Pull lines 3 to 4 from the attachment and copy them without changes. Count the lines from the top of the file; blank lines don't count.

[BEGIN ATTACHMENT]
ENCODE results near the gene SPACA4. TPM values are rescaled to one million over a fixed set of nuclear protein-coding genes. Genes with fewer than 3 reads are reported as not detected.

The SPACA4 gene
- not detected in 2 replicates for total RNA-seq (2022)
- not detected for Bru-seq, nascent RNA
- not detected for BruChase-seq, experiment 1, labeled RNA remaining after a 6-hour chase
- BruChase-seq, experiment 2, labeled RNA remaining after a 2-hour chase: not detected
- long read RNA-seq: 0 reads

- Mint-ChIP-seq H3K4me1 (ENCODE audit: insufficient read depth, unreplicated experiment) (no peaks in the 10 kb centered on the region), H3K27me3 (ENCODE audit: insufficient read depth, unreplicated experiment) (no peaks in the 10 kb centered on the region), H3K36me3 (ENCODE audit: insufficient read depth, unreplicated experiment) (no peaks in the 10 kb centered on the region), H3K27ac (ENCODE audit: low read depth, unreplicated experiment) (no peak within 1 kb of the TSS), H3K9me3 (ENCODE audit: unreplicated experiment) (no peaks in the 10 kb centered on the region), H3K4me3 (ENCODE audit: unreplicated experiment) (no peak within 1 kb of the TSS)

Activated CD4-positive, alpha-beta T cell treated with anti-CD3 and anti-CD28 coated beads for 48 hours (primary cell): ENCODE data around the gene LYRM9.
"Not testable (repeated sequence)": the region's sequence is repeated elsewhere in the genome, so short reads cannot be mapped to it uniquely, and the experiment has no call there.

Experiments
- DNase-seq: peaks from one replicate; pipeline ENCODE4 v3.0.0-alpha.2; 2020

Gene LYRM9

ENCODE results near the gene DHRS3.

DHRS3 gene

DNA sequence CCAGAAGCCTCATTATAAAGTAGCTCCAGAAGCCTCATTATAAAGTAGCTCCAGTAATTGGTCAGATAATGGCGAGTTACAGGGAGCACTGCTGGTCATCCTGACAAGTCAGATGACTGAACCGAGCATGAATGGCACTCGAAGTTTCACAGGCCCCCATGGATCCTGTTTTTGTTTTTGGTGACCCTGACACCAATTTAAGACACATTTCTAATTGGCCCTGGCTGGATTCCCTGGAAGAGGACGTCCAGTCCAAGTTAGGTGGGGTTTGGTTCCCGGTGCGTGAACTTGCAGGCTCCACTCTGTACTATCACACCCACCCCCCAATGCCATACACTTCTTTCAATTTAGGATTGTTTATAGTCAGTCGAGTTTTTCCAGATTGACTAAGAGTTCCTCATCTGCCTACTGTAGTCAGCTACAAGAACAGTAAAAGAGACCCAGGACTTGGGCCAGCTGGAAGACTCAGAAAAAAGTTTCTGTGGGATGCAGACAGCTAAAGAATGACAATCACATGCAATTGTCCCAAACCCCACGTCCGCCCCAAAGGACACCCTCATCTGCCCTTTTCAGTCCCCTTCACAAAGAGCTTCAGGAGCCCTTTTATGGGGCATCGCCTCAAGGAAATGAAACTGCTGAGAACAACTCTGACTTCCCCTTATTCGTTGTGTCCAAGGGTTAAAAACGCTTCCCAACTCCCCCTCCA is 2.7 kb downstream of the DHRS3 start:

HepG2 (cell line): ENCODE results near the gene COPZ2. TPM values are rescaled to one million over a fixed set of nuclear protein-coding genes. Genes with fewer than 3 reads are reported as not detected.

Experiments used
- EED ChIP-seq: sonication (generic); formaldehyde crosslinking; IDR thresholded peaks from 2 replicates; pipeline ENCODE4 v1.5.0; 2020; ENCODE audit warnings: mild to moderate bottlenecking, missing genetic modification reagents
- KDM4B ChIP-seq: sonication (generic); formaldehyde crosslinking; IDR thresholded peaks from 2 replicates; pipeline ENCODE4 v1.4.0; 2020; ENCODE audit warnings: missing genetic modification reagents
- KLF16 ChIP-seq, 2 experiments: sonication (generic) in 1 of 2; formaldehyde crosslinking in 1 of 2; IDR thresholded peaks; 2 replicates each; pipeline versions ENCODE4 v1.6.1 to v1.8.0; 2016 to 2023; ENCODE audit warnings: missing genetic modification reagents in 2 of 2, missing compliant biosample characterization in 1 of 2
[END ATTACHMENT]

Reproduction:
- not detected in 2 replicates for total RNA-seq (2022)
- not detected for Bru-seq, nascent RNA